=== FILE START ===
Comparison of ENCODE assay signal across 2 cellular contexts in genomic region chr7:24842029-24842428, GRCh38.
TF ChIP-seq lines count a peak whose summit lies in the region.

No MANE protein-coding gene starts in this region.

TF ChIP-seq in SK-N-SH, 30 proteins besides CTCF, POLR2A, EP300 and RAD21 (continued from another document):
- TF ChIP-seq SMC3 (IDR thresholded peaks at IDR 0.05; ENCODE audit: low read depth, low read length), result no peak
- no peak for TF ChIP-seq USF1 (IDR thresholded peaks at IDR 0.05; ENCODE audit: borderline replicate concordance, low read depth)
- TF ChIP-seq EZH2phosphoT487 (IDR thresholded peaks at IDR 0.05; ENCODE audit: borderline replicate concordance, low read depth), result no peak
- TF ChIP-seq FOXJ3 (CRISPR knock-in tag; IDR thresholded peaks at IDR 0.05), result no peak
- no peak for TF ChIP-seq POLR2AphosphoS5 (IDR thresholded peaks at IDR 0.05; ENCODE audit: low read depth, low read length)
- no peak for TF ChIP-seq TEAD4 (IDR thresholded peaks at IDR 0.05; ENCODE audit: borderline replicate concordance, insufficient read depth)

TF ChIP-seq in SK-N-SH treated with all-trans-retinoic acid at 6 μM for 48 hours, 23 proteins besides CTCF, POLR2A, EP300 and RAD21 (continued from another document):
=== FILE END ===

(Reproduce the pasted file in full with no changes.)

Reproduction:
Comparison of ENCODE assay signal across 2 cellular contexts in genomic region chr7:24842029-24842428, GRCh38.
TF ChIP-seq lines count a peak whose summit lies in the region.

No MANE protein-coding gene starts in this region.

TF ChIP-seq in SK-N-SH, 30 proteins besides CTCF, POLR2A, EP300 and RAD21 (continued from another document):
- TF ChIP-seq SMC3 (IDR thresholded peaks at IDR 0.05; ENCODE audit: low read depth, low read length), result no peak
- no peak for TF ChIP-seq USF1 (IDR thresholded peaks at IDR 0.05; ENCODE audit: borderline replicate concordance, low read depth)
- TF ChIP-seq EZH2phosphoT487 (IDR thresholded peaks at IDR 0.05; ENCODE audit: borderline replicate concordance, low read depth), result no peak
- TF ChIP-seq FOXJ3 (CRISPR knock-in tag; IDR thresholded peaks at IDR 0.05), result no peak
- no peak for TF ChIP-seq POLR2AphosphoS5 (IDR thresholded peaks at IDR 0.05; ENCODE audit: low read depth, low read length)
- no peak for TF ChIP-seq TEAD4 (IDR thresholded peaks at IDR 0.05; ENCODE audit: borderline replicate concordance, insufficient read depth)

TF ChIP-seq in SK-N-SH treated with all-trans-retinoic acid at 6 μM for 48 hours, 23 proteins besides CTCF, POLR2A, EP300 and RAD21 (continued from another document):